THE STRIKE OF A SEX and ZUGASSENT'S DISCOVERY, OR AFTER THE SEX STRUCK ... (with author's preface). New and revised edition. Chicago: Stockham Publishing Co., Inc., . Octavo, pp. [1-2] 3-119 [120-128: publisher's ads], original tan wrappers printed in black. First combined edition. The book is identified on the title page and cover as a "New and Revised Edition," which is true enough though not as precise as one might like. Miller's THE STRIKE OF A SEX first appeared as an anonymous American paperback in 1890 and that edition is rare. It was published in England by Reeves in 1895, the same year that ZUGASSENT'S DISCOVERY, a loose sequel, appeared in the U.S. The sequel was subsequently published in England in 1896 by William Reeves as part of its Bellamy Library (i.e., utopian works in some way connected or connectable to Bellamy's hugely influential 1888 novel, LOOKING BACKWARD). The present combined text was used by Arno for its reprint series of utopian works. "As for the content of the story, it is a significant document in the second big wave of feminism (the first being taken as the period around Mary Wollstonecraft's 1792 A VINDICATION OF THE RIGHTS OF WOMEN, and the third as the period starting in the early 1970s). This second wave, part of a large and general cultural ferment, promoted sexual freedom (or the beginning of what would now be called reproductive rights) as well as political power. In this sleeper-awakes tale of the future, the narrator discovers that women have (in a variation on Aristophanes' 'Lysistrata') banded together and gone on strike, not to stop war, as in the case of Aristophanes, but to stop being forced to have babies they don't want. Indeed, the focus on sexual freedom is evident in the appearance of this present edition as part of the publisher's "Books on Health and Sexual Science" series. Alice B. Stockham, the publisher, was a medical doctor (the fifth female doctor certified in the United States) and a promoter of various causes, some but not all of which would be seen as in harmony with other 'progressive' positions of then (and now). The 'discovery' of Zugassent, though never spelled out, had something to with coitus reservatus, which points up some of the internal tensions in the feminism (and progressivism generally) of the period: between hedonism and puritanism; and between pragmatism (get rid of corsets) and occultism (shun mechanical barriers for birth control as they impede the exchange of magnetism or vibrations between the couple)." - Robert Eldridge. For THE STRIKE OF A SEX, see Bleiler, Science-Fiction: The Early Years 1492 (citing a reprint). Sargent, British and American Utopian Literature, 1516-1985, p. 86. Suvin, Victorian Science Fiction in the UK, p. 46 (citing a 63-page British edition, a presumed reprint). Eaton Catalogue II, p.416 (listing a reprint). Bleiler (1978), p. 140. Reginald 37970. Not in Negley. Wright (III) 3735 (locating DLC copy only). For ZUGASSENT'S DISCOVERY, see Bleiler, Science-Fiction: The Early Years 1492 (citing the present edition). Lewis, Utopian Literature, p. 124 (ditto)). Sargent, British and American Utopian Literature, 1516-1985, p. 86 (misdating 1891). Suvin, Victorian Science Fiction in the UK, pp. 114-5. Bleiler (1978), p. 140 (citing an 1895 Arena edition). Not in Reginald (1979; 1992). Not in Negley. 7 mm tear to top edge of front cover, some mild dustiness on last page, still a nearly fine copy. A very uncommon edition of this book. (#141163).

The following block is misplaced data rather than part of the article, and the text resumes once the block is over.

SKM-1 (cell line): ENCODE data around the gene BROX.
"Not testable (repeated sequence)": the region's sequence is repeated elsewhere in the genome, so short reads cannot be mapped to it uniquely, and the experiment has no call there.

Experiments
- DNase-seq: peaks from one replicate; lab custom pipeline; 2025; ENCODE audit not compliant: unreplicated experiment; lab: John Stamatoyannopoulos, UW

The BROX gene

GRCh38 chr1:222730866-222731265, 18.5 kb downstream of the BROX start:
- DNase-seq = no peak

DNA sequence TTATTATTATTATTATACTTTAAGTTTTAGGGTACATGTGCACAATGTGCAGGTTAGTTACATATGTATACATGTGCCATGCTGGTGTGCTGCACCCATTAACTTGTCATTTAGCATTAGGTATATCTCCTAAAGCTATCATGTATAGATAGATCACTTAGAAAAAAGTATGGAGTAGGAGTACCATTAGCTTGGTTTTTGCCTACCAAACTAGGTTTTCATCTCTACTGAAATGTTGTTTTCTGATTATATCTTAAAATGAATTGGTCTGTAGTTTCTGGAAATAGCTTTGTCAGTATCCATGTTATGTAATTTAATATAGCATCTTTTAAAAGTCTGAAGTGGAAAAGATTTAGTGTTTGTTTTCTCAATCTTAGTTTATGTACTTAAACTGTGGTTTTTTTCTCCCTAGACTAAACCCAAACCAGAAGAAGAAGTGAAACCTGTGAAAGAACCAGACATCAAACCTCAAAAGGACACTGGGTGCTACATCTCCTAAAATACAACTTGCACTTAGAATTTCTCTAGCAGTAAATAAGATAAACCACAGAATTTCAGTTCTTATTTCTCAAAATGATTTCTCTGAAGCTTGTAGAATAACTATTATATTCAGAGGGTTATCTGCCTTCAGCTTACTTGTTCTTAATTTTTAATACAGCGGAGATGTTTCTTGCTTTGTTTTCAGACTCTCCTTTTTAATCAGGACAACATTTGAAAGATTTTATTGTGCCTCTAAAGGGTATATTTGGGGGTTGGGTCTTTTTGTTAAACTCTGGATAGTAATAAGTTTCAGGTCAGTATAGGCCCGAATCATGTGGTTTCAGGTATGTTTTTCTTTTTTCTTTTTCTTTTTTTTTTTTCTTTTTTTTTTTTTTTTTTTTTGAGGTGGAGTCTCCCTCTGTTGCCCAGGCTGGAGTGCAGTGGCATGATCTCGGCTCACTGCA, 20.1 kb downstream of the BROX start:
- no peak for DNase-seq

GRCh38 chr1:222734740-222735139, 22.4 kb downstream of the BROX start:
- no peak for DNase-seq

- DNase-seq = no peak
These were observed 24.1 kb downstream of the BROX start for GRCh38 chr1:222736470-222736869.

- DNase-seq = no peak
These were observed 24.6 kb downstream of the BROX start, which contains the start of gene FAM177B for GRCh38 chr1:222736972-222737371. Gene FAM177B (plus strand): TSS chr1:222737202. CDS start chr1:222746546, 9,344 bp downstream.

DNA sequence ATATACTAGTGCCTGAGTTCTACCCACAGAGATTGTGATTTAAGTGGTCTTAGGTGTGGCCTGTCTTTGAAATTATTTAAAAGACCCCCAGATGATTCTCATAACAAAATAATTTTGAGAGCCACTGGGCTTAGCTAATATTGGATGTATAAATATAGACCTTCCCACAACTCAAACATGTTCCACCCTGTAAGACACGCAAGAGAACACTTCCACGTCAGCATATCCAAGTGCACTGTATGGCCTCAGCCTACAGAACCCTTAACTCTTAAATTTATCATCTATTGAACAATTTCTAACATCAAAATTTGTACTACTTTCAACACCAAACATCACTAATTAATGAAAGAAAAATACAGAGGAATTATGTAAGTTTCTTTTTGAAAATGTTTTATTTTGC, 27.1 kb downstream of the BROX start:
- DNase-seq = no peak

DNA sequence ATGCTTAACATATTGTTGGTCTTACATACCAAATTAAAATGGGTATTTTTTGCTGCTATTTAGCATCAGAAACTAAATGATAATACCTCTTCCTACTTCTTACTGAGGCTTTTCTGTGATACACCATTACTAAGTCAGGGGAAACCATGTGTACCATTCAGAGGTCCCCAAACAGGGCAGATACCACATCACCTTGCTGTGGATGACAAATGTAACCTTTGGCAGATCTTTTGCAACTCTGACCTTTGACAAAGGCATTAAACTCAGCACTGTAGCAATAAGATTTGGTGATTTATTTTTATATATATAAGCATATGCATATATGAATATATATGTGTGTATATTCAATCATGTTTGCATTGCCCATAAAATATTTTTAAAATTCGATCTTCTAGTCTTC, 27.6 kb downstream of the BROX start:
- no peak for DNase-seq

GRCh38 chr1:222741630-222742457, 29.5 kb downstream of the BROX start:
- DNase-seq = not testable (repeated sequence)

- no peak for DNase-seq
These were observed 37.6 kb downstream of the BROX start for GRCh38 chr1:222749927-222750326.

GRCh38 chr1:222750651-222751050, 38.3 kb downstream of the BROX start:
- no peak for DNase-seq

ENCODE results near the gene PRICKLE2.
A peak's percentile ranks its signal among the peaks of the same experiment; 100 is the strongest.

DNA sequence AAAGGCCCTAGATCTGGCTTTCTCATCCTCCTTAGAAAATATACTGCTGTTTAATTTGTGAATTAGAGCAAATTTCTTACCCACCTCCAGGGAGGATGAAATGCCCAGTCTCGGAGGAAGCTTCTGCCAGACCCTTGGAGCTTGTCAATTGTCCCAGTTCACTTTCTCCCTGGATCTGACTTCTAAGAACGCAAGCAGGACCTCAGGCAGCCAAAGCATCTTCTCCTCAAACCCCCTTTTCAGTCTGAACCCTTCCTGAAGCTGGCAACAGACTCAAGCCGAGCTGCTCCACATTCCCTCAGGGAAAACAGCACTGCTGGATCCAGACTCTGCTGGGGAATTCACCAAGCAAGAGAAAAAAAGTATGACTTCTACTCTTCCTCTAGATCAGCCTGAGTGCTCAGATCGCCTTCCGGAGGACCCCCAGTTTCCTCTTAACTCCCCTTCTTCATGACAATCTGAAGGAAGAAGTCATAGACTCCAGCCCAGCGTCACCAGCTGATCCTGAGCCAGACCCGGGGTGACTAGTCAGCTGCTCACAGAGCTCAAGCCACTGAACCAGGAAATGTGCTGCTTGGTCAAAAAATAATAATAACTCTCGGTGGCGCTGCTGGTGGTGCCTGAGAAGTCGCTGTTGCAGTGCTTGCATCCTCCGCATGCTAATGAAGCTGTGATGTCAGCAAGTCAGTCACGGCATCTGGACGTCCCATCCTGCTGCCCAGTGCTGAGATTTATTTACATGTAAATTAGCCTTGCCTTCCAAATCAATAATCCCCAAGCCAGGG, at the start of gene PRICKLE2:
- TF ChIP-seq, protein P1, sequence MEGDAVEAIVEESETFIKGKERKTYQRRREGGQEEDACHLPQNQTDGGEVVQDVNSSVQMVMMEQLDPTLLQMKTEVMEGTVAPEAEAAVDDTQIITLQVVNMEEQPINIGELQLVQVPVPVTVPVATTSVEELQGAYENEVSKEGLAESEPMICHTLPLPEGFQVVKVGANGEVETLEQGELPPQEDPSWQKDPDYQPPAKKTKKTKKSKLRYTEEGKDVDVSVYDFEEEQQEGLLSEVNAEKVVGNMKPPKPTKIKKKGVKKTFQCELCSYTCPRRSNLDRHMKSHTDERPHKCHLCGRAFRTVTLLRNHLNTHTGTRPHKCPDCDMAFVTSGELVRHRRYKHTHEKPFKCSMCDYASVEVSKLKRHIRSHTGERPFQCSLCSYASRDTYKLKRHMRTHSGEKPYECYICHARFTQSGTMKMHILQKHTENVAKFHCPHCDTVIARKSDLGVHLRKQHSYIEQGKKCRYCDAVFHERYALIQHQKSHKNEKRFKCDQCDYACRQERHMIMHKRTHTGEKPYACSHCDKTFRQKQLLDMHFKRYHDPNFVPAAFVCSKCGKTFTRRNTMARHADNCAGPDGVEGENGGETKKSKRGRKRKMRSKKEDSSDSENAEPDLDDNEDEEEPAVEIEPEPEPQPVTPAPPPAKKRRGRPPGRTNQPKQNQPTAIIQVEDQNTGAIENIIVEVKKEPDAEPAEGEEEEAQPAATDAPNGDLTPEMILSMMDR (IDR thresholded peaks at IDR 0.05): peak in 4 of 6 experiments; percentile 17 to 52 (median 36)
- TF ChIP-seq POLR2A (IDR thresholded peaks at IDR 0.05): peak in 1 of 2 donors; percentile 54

"NEW AND REVISED EDITION" on title page.